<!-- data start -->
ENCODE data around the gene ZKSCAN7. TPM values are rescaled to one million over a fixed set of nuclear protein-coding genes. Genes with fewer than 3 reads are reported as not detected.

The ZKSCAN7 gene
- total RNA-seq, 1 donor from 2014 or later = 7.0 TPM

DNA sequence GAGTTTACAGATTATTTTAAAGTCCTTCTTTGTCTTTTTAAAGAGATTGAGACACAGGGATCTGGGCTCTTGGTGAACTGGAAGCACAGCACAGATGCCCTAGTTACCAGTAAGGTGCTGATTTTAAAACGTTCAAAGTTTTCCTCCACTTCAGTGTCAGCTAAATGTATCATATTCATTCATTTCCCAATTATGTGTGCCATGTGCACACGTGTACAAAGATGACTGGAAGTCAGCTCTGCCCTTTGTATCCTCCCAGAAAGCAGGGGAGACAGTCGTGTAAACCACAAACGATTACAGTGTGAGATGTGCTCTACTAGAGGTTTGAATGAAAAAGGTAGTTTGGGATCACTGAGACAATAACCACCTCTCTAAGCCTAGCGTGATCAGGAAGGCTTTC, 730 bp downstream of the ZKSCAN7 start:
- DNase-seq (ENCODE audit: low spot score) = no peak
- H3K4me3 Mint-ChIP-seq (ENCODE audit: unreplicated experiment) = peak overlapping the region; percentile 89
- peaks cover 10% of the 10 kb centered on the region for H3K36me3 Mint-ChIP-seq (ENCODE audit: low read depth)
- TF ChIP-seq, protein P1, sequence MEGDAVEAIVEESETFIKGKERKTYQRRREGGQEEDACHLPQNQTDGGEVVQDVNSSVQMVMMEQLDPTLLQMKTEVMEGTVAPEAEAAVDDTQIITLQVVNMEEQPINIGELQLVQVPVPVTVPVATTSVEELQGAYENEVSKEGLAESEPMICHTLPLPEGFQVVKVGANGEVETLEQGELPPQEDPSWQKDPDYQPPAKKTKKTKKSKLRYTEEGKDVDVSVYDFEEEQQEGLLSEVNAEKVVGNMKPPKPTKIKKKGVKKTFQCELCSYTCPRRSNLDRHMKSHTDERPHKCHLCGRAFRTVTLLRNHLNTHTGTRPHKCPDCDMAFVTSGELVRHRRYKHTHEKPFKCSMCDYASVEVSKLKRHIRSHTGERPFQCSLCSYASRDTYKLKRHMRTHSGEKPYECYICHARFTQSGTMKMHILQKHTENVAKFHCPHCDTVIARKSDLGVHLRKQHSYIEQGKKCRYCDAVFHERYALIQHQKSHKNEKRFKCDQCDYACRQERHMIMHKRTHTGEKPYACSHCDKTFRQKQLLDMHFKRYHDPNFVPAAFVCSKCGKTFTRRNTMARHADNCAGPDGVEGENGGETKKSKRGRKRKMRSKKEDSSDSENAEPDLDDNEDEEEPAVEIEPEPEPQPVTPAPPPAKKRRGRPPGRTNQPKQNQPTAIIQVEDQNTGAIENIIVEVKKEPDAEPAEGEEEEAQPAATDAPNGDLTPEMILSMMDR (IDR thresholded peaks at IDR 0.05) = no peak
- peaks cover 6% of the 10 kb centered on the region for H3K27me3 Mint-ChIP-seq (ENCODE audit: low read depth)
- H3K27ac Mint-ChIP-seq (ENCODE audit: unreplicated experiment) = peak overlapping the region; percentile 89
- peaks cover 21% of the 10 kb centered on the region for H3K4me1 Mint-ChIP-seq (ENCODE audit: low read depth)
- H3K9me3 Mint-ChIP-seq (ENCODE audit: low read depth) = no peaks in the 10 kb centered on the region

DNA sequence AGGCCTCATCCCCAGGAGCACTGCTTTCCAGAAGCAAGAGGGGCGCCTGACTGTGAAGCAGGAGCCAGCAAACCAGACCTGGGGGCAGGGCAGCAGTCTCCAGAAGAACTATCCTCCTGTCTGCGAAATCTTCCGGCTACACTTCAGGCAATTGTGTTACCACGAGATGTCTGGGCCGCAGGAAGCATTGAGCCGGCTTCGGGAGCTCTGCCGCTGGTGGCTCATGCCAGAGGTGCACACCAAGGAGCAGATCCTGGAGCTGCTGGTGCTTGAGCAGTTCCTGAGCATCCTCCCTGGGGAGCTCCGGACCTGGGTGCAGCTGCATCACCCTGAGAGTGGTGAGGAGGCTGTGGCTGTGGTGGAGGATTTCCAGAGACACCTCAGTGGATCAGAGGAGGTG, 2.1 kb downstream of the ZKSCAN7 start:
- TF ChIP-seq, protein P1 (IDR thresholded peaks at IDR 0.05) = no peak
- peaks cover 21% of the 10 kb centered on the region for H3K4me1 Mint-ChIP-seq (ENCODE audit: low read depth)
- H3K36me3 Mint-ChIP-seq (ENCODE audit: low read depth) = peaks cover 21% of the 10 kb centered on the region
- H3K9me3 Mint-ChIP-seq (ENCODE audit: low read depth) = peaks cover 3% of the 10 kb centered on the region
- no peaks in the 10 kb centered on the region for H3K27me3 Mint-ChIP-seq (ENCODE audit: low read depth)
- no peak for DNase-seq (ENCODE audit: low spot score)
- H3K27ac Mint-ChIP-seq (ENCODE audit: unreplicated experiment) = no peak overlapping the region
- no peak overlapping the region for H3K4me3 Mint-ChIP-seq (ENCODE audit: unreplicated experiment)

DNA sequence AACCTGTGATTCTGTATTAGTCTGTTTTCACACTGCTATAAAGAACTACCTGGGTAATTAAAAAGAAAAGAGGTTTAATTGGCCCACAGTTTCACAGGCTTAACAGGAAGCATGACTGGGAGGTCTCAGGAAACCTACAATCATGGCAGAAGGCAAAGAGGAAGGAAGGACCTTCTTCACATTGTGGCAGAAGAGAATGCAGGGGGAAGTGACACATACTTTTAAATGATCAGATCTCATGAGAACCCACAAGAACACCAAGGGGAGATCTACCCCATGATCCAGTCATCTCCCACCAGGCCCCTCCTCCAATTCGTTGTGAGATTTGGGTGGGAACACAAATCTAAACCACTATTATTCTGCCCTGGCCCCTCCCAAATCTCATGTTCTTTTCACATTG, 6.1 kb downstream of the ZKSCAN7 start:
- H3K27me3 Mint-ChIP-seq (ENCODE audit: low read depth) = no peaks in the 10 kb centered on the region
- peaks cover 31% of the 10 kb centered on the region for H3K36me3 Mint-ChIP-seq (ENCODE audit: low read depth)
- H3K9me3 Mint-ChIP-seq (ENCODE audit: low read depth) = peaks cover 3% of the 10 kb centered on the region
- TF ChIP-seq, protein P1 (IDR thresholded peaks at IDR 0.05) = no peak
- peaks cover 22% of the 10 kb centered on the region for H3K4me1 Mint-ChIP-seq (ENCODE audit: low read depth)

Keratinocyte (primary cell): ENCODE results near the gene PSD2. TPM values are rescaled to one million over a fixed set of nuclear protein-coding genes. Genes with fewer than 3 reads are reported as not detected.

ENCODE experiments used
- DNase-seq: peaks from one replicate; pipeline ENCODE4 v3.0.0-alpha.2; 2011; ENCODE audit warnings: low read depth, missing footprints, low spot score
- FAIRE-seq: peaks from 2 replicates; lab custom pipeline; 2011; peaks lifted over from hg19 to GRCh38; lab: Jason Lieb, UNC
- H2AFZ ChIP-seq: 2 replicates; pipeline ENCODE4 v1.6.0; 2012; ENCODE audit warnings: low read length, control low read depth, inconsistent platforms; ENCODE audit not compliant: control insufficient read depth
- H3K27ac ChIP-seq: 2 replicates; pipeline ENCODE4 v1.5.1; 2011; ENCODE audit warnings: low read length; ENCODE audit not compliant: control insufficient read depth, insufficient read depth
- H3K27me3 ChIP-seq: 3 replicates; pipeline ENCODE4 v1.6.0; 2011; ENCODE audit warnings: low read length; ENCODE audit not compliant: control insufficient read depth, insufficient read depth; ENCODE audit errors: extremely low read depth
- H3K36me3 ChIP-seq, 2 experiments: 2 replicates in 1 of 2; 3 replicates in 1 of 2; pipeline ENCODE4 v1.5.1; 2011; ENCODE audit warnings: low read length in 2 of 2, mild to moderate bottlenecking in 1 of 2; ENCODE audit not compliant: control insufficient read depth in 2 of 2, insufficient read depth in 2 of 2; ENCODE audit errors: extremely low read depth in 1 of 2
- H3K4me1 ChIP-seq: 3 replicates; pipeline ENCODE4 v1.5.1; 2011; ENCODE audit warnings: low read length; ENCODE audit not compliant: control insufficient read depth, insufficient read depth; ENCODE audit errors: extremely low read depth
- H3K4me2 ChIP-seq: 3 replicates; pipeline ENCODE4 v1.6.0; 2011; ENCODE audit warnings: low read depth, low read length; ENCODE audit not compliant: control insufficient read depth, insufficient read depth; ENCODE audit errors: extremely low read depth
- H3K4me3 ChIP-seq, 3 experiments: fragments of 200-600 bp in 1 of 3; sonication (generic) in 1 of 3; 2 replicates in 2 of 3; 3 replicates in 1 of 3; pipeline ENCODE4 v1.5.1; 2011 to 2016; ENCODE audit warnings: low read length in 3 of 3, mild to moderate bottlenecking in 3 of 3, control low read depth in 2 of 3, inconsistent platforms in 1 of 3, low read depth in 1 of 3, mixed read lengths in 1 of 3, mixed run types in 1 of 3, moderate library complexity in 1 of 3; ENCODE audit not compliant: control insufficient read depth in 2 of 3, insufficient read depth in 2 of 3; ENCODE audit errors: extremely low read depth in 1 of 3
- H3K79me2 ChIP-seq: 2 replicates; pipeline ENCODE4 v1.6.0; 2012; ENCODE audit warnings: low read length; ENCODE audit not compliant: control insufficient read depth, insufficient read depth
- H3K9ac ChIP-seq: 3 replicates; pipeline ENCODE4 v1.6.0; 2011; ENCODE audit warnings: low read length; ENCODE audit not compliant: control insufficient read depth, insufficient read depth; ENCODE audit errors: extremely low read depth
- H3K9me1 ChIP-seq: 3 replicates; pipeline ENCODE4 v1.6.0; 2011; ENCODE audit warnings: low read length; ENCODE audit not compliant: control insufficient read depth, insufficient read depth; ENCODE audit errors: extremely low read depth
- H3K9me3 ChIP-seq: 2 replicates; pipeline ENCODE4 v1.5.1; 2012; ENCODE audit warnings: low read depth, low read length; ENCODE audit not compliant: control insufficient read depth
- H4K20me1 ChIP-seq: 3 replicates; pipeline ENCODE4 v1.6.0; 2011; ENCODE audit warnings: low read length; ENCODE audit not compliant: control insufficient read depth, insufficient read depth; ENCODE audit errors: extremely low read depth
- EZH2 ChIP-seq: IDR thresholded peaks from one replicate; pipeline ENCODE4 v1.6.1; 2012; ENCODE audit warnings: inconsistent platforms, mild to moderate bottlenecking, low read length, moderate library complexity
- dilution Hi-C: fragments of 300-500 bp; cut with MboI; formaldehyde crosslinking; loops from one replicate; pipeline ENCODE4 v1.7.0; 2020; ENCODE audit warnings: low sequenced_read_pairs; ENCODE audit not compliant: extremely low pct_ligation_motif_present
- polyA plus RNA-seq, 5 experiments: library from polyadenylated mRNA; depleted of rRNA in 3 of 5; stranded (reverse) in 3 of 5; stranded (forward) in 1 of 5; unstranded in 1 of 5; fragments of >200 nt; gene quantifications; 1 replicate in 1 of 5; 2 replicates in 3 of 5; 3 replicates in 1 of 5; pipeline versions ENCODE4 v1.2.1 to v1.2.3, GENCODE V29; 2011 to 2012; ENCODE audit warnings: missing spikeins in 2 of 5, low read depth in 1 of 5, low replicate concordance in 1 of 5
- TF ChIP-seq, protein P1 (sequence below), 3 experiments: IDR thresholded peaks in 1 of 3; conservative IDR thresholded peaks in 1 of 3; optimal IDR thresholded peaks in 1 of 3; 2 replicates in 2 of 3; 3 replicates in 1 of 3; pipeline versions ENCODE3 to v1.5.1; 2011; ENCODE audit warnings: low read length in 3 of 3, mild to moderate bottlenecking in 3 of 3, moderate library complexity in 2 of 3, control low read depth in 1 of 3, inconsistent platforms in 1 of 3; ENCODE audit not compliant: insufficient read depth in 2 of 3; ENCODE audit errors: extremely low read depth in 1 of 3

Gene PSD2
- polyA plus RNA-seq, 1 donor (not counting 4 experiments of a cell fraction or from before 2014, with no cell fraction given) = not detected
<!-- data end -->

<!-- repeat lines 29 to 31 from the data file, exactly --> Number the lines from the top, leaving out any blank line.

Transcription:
ENCODE experiments used
- DNase-seq: peaks from one replicate; pipeline ENCODE4 v3.0.0-alpha.2; 2011; ENCODE audit warnings: low read depth, missing footprints, low spot score
- FAIRE-seq: peaks from 2 replicates; lab custom pipeline; 2011; peaks lifted over from hg19 to GRCh38; lab: Jason Lieb, UNC